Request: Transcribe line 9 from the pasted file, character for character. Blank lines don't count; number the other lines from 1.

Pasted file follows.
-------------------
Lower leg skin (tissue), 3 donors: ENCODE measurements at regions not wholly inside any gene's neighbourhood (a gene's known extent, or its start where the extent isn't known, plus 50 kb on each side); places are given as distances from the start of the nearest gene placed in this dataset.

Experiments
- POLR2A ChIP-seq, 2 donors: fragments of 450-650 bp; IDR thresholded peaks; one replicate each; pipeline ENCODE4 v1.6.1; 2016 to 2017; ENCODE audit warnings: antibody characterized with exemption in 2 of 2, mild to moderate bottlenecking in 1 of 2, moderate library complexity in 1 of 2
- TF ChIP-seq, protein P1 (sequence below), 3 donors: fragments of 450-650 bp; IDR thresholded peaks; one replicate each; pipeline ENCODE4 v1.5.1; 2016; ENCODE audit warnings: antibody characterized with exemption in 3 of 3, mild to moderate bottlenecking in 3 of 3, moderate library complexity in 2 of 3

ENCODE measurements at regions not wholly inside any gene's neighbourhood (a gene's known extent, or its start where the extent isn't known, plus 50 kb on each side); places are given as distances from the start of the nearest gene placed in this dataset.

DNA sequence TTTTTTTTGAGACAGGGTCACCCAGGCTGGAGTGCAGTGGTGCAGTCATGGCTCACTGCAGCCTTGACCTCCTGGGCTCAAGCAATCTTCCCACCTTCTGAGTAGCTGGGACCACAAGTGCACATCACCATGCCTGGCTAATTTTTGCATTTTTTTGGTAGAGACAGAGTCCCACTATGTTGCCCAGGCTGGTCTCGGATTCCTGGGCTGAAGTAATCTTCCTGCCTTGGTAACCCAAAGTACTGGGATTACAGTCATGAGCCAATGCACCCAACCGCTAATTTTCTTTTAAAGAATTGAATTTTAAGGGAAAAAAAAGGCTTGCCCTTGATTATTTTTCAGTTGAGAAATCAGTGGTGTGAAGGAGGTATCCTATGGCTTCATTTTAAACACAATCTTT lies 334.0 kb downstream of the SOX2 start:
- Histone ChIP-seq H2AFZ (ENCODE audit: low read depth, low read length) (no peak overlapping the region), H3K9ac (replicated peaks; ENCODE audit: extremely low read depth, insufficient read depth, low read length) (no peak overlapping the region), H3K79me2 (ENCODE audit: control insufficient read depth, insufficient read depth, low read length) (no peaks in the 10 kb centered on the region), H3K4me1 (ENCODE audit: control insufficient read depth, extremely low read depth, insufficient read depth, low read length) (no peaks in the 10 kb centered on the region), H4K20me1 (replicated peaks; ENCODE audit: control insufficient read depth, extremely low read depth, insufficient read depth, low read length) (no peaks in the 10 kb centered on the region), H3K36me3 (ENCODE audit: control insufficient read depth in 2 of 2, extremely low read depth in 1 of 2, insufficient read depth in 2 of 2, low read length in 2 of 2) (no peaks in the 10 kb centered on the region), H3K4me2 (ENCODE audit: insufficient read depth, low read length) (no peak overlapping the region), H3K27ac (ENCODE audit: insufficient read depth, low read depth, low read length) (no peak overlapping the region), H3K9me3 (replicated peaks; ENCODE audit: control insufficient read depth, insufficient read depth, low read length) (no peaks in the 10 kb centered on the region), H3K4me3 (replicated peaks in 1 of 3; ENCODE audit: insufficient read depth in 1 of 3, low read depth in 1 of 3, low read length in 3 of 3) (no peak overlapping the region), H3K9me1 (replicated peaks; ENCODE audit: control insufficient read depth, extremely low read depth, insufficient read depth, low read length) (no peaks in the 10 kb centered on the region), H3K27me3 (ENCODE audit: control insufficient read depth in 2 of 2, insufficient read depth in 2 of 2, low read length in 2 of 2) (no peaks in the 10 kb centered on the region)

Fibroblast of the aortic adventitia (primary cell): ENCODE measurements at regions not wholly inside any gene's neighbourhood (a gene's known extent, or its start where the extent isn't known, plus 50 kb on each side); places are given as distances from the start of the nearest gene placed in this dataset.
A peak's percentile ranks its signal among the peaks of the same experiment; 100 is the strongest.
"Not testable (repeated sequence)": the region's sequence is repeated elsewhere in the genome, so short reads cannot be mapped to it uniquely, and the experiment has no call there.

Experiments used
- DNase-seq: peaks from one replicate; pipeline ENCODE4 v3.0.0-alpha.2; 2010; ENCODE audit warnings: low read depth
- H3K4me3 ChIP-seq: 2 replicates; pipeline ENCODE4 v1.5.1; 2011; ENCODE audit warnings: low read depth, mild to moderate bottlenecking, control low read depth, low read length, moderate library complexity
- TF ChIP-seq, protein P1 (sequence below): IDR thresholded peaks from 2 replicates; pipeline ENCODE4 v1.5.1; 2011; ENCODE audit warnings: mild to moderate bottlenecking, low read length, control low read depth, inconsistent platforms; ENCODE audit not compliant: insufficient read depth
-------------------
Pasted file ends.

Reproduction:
A peak's percentile ranks its signal among the peaks of the same experiment; 100 is the strongest.